Uber has no plans to quit mobility business: India head | Mint

Uber has no plans to quit mobility business: India head

Uber’s India and South Asia president Prabhjeet Singh says the company wants to serve a larger part of India.
Uber’s India and South Asia president Prabhjeet Singh says the company wants to serve a larger part of India.

Summary

“In mobility biz, we continue to double down, especially in those categories that are India-first, like rentals and inter-city vehicles”

NEW DELHI/MUMBAI : Uber has no plan to exit or reorganize its India mobility business, the US-based ride-hailing giant’s India and South Asia president Prabhjeet Singh said, amid speculation that it is looking to transfer ownership of its India operations. Edited excerpts from an interview:

Globally for Uber, the food delivery business is larger than the mobility business. You don’t have a play in that market in India at all. Add to the fact that your average ticket sizes remain much smaller than they are in markets like the US and UK. What’s your strategy to fortify the India business?

India is a very large and under-penetrated market for ride- hailing, with only 0.5% of the population using the service. We are committed to our success here and will build for multiple decades from this point on. We are in it to win it for the long term. For a large part of our history in the Indian market, we were only in the car-hailing business, which means we could only serve a small segment of the market. Not everybody in India travels by air-conditioned cars. In fact, the majority of Indians travel by buses, three-wheelers and two-wheelers, and therefore, recognizing how important India is for us, we have started diversifying into these categories. By bringing the price down through these segments, we open up the addressable market to a much larger segment of the population. And thereby, we see that it is actually a coherent strategy. We want to serve a larger part of India. Now that we have a more diversified product portfolio, we are also expanding into more cities. I don’t see the lack of delivery business affecting our mobility business in any way. We have a razor-sharp strategy within the mobility segments. We are operating at multiple price points, from $1-20. We are creating a price ladder focused on building viable, sustainable businesses on each of these.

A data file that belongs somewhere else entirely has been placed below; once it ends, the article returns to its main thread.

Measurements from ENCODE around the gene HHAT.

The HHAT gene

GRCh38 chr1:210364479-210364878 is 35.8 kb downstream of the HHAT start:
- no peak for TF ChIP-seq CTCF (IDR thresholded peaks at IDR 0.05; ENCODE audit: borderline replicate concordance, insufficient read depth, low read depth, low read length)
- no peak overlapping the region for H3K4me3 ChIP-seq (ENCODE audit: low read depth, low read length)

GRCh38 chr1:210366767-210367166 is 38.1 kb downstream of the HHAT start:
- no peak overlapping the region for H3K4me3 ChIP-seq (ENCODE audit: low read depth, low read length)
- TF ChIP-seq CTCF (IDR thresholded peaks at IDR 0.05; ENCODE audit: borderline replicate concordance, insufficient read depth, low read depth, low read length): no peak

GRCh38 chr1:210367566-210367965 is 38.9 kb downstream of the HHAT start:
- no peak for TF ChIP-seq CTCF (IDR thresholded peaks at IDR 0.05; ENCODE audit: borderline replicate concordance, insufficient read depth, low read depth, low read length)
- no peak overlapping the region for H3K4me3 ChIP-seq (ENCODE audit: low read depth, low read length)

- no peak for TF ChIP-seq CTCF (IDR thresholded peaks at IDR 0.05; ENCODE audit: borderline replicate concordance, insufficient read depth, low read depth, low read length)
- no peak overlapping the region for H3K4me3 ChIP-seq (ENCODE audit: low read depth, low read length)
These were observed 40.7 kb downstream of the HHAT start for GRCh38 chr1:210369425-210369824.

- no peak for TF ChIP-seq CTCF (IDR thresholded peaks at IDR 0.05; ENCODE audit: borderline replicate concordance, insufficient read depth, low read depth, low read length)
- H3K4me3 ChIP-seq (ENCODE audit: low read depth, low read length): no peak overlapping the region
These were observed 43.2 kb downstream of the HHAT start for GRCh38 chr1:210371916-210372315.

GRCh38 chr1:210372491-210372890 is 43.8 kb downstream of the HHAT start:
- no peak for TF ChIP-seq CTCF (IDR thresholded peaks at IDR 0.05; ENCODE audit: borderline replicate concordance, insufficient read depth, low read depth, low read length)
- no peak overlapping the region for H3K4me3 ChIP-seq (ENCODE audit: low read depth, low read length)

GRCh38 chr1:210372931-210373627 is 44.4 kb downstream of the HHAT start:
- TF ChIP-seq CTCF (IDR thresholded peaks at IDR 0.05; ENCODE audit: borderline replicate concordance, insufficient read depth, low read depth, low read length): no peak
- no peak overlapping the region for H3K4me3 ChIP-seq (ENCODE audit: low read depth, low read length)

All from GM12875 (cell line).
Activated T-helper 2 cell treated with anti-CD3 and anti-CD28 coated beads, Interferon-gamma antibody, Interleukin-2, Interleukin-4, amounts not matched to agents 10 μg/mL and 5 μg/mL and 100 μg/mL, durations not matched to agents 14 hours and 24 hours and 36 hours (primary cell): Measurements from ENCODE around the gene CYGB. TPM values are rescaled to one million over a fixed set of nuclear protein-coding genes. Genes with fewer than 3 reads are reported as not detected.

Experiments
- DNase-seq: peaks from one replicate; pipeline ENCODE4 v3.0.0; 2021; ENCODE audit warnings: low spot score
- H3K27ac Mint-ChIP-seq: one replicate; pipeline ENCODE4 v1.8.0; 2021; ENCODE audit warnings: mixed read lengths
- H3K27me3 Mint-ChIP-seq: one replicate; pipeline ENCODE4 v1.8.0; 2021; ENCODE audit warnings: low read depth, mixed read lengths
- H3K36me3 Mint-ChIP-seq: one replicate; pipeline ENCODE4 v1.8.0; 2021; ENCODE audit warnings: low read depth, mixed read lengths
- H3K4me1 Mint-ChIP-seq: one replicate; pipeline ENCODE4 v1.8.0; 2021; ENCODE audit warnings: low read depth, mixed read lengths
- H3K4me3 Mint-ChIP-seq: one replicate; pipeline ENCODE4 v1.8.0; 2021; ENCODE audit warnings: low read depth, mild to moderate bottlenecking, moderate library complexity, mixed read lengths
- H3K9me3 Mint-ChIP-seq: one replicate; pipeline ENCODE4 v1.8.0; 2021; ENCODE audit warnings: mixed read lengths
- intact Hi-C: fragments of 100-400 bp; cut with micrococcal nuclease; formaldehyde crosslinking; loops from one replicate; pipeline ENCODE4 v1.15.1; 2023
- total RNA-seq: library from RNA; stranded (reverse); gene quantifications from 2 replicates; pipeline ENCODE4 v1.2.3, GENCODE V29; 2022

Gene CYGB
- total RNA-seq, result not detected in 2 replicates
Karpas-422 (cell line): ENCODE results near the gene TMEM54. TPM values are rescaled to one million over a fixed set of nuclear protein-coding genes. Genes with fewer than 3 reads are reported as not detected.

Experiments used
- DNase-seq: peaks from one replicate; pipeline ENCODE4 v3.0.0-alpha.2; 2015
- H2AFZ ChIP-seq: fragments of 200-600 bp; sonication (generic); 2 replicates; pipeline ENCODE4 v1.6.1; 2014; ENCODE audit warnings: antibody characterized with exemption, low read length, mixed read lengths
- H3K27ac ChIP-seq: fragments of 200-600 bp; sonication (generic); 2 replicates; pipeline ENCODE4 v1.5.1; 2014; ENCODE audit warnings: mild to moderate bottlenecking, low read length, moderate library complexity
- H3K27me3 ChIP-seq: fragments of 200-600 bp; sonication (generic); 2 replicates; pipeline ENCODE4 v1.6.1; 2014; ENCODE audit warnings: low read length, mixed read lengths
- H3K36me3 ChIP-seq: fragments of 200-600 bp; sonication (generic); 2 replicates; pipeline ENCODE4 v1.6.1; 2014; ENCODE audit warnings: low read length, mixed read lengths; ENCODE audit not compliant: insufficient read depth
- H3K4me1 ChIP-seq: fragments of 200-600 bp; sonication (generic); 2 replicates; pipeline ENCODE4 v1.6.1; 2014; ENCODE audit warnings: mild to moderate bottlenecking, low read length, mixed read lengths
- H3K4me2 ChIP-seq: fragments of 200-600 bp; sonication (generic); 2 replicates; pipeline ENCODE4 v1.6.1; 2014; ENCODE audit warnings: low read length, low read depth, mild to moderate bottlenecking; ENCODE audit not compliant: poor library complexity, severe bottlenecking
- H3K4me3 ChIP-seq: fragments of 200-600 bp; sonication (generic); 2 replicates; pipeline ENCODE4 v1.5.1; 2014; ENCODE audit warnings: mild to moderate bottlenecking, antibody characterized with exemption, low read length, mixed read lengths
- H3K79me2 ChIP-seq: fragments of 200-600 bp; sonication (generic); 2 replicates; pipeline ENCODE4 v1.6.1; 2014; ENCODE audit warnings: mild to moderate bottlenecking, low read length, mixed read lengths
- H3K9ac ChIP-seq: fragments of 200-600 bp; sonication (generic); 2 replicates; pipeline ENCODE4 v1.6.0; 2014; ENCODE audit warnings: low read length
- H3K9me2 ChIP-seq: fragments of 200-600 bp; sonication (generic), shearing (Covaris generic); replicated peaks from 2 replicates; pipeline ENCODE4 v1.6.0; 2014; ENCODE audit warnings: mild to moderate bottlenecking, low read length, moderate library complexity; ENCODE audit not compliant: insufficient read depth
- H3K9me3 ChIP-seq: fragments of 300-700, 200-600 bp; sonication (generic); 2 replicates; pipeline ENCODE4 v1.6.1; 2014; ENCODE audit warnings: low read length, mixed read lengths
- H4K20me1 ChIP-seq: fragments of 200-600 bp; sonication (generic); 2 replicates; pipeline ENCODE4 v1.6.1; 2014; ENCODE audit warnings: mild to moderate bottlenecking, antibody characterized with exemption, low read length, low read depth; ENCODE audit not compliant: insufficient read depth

Can you speak about the timing of Uber selling off its stake in Zomato? Did it indicate any sort of first step or a direction in the winding down of your India business?

I can unambiguously and unequivocally tell you that we have never explored exiting India and are busy building for the next decade. We did sell our Zomato stake recently—but the stake sale in Zomato has absolutely no bearing on our mobility business. We are a global company with various investments, and we look to monetize our stakes in companies from time to time. We didn’t sit on the board in Zomato. It was a minority investment for us. In the mobility business itself, we continue to double down, especially those categories that are India-first, like rentals, inter-city and high-capacity vehicles. We are putting considerable resources around this business. On the supply side, we have encouraged our largest fleet partners in EMEA and Africa—a leading mobility fintech—and brought them to launch a rent-to-own model where they’re keen to now add thousands of new vehicles on the platform, encouraging drivers to join Uber. We see opportunities across the board, and an exit is not a conversation we’ve had. We also don’t see how transferring our business to another entity would have any merit at all.

National and state-level regulatory guidelines have mapped out an EV transition timeline for commercial fleet aggregators. Are you equipped to meet the targets?

We are in an ongoing dialogue with multiple regulators. The FAME-II subsidy really propelled wider private ownership of electric vehicles. Reducing the upfront cost of acquisition through more accessible and viable financing schemes will be important. Secondly, OEMs have to manufacture vehicles with a certain range that can be deployed as cabs. Some leading OEMs have still not come out with mass market EVs yet.

At present, out of 600,000 drivers on our platform, there are 5,000 EVs. So, we are still in the very early stages. Uber globally has committed to full electrification by 2040.

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